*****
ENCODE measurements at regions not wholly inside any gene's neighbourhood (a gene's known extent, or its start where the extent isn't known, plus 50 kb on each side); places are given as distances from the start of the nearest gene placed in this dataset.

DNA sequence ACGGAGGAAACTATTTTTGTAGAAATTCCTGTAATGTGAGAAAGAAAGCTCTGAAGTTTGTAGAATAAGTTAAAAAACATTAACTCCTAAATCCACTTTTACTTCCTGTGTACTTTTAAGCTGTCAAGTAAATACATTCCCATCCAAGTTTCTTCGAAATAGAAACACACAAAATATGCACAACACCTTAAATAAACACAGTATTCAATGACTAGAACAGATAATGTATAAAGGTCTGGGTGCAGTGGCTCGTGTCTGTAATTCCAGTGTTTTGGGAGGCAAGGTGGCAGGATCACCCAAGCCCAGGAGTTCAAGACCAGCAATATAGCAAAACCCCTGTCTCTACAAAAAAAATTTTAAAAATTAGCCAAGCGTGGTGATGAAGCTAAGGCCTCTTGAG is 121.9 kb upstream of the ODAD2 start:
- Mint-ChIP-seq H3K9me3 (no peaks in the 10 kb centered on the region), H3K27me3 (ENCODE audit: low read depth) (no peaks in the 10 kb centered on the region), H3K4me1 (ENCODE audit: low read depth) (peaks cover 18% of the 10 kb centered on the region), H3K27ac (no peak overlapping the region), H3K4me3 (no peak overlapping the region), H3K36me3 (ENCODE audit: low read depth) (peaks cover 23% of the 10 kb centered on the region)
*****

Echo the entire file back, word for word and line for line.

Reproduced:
ENCODE measurements at regions not wholly inside any gene's neighbourhood (a gene's known extent, or its start where the extent isn't known, plus 50 kb on each side); places are given as distances from the start of the nearest gene placed in this dataset.

DNA sequence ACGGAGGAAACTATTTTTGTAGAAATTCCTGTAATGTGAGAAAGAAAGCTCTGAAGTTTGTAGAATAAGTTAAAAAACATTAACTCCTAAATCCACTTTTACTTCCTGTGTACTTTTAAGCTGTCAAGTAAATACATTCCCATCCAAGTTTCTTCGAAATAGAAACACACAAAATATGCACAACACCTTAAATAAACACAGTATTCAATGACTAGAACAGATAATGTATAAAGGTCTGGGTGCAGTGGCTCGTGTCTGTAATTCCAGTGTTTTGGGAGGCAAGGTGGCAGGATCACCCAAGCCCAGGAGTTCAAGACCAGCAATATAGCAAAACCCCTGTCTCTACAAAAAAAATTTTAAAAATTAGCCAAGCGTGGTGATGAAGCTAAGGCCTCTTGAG is 121.9 kb upstream of the ODAD2 start:
- Mint-ChIP-seq H3K9me3 (no peaks in the 10 kb centered on the region), H3K27me3 (ENCODE audit: low read depth) (no peaks in the 10 kb centered on the region), H3K4me1 (ENCODE audit: low read depth) (peaks cover 18% of the 10 kb centered on the region), H3K27ac (no peak overlapping the region), H3K4me3 (no peak overlapping the region), H3K36me3 (ENCODE audit: low read depth) (peaks cover 23% of the 10 kb centered on the region)